Special Order No. 47
First Lt. C.H. Haynes, 6th Reg. Ks. Vol. Cavalry is hereby detailed on Engineer duty and will report to Capt. W. Hoelcke, A. D. C. superintending the erection of the fortifications at Fort Scott, Kan.
Lt. Haynes, is hereby ordered to assume command of fortifications now being erected at Fort Scott, Kan., under the plans and specifications furnished him with the order consisting of Fort Insley, Fort Henning and Fort Blair. And also to take charge of and account for all government stores (property) being used in said construction and turned over to him at this time.
By Order of General J. G. Blunt, Commanding"
The above blockhouses were completed and after a year's time, Col. Charles Blair, the commanding officer at Fort Scott, submitted the following report and description of Fort's Henning and Blair. This report is located on Page 89 in Series I, Vol. 34 of the Official Records of the War of the Rebellion:
Fort Scott, Kan., Jan. 15, 1864.
To: Lt. J. M. Hadley
Act. Assist. Adjutant Gen., District of the Border, Kansas City, Mo.
Lieutenant: In reply to yours of the 13th instant, I have the honor to state:
First, that there is a line of rifle pits southeast, south and southwest of this place, extending about a fourth of a mile and connecting with ravines, which, by opening into the Marmaton River bottom, completely encircles the town.
Second: There are two lunettes, field-works, inside this line and distant about 300 yards from same on the south and southwest of the town, which command the heights from the northeast clear around to the southwest. They are formed of earth and fascines and are substantial and well constructed, having been superintended by a competent engineer.
The one to the southwest is named "Lunette Henning" and has platforms for four guns and a subterranean magazine for ammunition. There are two 24-pounder siege guns in position on platforms and are in excellent condition. "Lunette Blair," to the south, is a smaller work, having platforms for but three guns and a subterranean magazine. There are also two 24-pounders in position here in admirable condition.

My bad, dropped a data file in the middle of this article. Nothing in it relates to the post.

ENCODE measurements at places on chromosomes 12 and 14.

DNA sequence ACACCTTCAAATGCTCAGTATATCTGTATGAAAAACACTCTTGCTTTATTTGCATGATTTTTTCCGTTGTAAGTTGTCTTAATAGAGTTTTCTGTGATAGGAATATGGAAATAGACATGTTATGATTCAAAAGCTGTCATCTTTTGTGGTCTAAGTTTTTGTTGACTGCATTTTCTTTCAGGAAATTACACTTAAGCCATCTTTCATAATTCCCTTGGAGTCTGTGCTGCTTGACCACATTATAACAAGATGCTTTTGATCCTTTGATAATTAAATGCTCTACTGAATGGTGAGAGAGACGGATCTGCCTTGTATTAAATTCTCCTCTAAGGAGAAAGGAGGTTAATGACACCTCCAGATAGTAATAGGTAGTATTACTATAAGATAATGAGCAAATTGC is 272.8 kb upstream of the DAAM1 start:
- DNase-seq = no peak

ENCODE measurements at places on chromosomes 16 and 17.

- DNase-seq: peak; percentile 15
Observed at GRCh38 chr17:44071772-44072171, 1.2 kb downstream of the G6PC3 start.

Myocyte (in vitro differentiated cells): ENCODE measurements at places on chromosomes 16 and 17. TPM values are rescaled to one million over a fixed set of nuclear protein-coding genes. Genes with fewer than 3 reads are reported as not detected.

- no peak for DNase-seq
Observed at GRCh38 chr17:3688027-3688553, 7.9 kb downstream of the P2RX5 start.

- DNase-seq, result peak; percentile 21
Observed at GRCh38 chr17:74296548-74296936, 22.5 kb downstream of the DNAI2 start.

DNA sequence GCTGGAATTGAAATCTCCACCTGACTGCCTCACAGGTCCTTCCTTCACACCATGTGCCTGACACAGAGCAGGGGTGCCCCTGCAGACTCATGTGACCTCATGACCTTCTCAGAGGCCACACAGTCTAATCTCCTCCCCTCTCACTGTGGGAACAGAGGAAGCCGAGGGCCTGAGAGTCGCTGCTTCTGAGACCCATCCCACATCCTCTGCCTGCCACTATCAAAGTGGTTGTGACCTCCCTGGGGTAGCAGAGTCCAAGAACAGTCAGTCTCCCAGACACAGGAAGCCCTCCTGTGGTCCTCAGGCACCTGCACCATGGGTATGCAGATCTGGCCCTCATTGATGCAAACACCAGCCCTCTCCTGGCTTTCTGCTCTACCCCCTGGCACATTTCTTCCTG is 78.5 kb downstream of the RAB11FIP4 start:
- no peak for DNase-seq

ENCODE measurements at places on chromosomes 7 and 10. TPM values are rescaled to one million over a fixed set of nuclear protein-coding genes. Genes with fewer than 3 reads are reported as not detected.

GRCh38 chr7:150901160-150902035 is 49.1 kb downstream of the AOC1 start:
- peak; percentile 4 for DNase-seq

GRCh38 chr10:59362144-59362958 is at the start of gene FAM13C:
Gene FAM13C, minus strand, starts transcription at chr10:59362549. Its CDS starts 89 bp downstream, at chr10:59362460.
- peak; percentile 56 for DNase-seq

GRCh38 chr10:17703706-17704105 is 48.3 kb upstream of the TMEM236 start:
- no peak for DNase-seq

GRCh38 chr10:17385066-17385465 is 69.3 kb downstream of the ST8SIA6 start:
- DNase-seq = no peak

These works are in the state of Kansas to defend Fort Scott, the lunettes forming the inner line and are respectively on the Cato (now National Avenue) and the Military Roads (now Scott Avenue). The name of the officer immediately in charge of these fortifications is Capt. George J. Clark, Company E, 14th Kansas Cavalry, acting Ordinance Officer of the Post and the Post Office address of the station is Fort Scott, Kan.
I have the honor to be, Lieutenant, very respectfully, your obedient servant,
Charles W. Blair
Colonel, Commanding Post."
Now then, these strong fortifications were probably one of the main reasons that Fort Scott was never attacked by Confederate forces or guerrillas by way of the southern approach to the town for the balance of the Civil War. After the war ended, the U.S. War Department was demobilizing the war effort by selling surplus property and structures at public auctions. This was the fate of the blockhouses that were known as Fort Lincoln, Henning, Insley and Blair as they were sold in late 1865 and early 1866. Today, a reconstructed Fort Blair is the lone survivor of the four blockhouses that defended Fort Scott during the Civil War and it is located on Skubitz Plaza.
Next week's column will focus on the various fates of these blockhouses and the preservation of the lone survivor, "Fort Blair."